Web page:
Acknowledge Patient Input and Then Proceed


A brilliant piece of wisdom, one that I find myself using in clinic over and over again, comes from dermatologist Michael Greenberg. Michael describes the foundations of improvisational comedy and a simple tool: yes and. He explains that, when doing improv, if a partner says something completely stupid, it is a huge mistake to disagree with them. Instead, you go with it and build upon it.1

Greenberg finds the same approach works well for him with patients. In my experience, he is absolutely right. Patients say and do the darndest things. It is natural for us to disagree with them or to tell them what they are doing is wrong. Instead, he suggests we take a cue from improv and tell patients, “Yes, and…” That way, we can positively acknowledge what the patient offered and then provide our best judgment and advice.

The ultimate example of this may be when patients come to us having (mis)educated themselves on the internet, knowing (incorrectly) what they have and what needs to be done, entirely mistrustful of professional health care providers. 

In those situations, we may want to tell patients how many years of training we have, how much experience we have accumulated, how ludicrous their ideas are, and what the right diagnosis and treatment are.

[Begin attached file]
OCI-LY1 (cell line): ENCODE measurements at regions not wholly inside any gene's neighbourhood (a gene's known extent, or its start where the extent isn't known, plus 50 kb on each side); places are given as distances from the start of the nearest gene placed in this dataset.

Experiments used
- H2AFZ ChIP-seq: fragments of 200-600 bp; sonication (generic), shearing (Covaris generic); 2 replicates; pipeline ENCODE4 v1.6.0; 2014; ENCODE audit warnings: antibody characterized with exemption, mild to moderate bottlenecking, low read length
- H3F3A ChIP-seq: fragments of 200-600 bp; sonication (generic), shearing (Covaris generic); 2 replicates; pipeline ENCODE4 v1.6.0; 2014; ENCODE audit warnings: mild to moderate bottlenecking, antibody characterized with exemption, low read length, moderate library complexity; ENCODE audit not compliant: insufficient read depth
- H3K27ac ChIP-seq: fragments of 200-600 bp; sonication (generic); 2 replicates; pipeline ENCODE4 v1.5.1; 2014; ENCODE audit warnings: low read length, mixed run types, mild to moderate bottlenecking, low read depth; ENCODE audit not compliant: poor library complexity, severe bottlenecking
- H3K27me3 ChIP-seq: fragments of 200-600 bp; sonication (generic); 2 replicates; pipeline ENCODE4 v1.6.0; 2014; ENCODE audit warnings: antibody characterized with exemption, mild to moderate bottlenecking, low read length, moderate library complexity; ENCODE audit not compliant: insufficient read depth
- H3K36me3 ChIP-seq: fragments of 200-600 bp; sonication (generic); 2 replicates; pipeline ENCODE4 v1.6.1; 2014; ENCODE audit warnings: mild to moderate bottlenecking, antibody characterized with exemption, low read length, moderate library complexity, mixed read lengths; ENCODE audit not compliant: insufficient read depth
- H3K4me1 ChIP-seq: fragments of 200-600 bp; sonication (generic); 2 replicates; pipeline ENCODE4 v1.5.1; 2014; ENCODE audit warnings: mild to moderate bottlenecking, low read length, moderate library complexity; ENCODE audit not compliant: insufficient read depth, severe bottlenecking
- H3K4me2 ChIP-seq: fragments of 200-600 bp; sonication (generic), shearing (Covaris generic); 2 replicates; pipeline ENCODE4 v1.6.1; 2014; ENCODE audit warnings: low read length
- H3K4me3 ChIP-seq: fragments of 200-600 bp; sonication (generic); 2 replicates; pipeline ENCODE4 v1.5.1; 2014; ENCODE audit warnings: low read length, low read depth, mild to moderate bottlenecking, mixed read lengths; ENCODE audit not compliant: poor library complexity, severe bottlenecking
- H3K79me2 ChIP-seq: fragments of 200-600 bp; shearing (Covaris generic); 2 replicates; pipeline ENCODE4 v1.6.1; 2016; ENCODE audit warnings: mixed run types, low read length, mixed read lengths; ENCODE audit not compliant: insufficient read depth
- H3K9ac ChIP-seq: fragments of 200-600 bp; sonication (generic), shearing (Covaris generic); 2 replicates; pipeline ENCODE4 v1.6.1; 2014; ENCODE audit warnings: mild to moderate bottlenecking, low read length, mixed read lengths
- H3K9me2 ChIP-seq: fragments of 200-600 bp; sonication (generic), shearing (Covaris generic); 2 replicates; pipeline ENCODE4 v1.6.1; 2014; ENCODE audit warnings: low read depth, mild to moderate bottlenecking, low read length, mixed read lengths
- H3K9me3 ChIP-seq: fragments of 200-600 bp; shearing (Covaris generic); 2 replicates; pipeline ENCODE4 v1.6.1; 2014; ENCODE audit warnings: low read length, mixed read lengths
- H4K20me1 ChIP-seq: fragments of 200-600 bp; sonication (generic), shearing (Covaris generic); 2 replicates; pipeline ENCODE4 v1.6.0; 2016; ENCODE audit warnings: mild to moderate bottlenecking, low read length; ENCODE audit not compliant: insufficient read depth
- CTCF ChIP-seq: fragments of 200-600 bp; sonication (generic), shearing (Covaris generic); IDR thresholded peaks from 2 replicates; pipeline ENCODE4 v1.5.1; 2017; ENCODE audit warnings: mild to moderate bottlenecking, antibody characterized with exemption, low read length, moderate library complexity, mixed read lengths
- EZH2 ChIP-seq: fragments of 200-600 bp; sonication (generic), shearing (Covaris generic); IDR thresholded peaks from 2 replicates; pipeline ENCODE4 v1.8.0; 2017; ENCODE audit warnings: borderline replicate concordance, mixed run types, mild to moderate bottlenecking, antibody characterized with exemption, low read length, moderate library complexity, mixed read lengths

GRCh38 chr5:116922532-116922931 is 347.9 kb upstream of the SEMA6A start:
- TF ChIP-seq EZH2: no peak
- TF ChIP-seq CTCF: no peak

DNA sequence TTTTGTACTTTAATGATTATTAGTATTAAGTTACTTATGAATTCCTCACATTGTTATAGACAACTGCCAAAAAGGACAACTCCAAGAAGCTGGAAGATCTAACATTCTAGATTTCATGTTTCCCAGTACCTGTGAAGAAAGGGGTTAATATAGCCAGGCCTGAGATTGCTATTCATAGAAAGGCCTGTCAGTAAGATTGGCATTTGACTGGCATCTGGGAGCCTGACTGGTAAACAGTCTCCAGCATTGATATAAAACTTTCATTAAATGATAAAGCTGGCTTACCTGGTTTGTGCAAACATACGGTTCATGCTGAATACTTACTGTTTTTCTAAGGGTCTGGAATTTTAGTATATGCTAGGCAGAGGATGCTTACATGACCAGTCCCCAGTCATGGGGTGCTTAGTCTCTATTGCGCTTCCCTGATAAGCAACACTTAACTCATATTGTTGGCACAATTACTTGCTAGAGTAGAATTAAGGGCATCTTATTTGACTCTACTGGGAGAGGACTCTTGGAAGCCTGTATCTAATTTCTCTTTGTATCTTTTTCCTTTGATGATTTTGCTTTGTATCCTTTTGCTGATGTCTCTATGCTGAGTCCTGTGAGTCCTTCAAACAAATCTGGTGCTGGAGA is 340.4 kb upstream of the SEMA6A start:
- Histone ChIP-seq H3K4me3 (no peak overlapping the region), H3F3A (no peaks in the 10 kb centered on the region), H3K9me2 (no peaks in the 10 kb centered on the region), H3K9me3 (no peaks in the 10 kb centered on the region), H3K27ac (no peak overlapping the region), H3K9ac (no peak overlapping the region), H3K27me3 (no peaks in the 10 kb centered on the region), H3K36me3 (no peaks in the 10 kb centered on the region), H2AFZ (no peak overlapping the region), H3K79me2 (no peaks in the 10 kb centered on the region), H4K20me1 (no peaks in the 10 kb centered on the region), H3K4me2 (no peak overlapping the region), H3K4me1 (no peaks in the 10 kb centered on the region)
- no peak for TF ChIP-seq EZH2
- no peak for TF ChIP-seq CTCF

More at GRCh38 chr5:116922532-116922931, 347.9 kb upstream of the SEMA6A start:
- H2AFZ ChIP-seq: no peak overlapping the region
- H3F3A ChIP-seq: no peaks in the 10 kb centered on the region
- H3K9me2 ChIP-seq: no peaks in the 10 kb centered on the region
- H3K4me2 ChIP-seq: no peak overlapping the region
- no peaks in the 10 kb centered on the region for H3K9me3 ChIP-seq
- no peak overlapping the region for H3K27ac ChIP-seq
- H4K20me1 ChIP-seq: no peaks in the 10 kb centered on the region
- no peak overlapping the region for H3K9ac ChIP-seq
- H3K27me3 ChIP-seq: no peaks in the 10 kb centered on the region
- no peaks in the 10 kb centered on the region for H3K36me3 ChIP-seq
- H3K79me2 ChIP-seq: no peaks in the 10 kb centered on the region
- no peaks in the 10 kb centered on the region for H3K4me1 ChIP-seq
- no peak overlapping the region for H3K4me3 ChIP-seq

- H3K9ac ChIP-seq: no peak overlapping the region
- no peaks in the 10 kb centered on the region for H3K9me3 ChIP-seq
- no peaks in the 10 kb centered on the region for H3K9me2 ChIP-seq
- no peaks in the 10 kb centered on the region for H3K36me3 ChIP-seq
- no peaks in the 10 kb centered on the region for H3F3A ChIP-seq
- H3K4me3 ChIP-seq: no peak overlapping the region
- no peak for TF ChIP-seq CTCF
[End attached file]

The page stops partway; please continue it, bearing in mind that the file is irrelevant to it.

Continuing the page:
We would be far better off telling patients, “Yes, and what a relief it is to finally see a patient who I can talk to at my level. You wouldn’t believe how many patients come here who have not taken the time to educate themselves or get even a basic understanding of their condition.” Then I would continue on with my diagnosis and recommended treatment plan.

Improv, clinic, or just talking at the dinner table, giving the other person positive recognition before we say anything else is a good general policy.

Steven R. Feldman, MD, PhD

Chief Medical Editor

Dr Feldman is with the Center for Dermatology Research and the Departments of Dermatology, Pathology, and Public Health Sciences at Wake Forest University School of Medicine in Winston-Salem, NC.


1. Margosian E. Laughing matters. Dermatology World. Published November 1, 2017.{%22issue_id%22:446665,%22view%22:%22articleBrowser%22,%22article_id%22:%222914126%22}. Accessed May 29, 2018.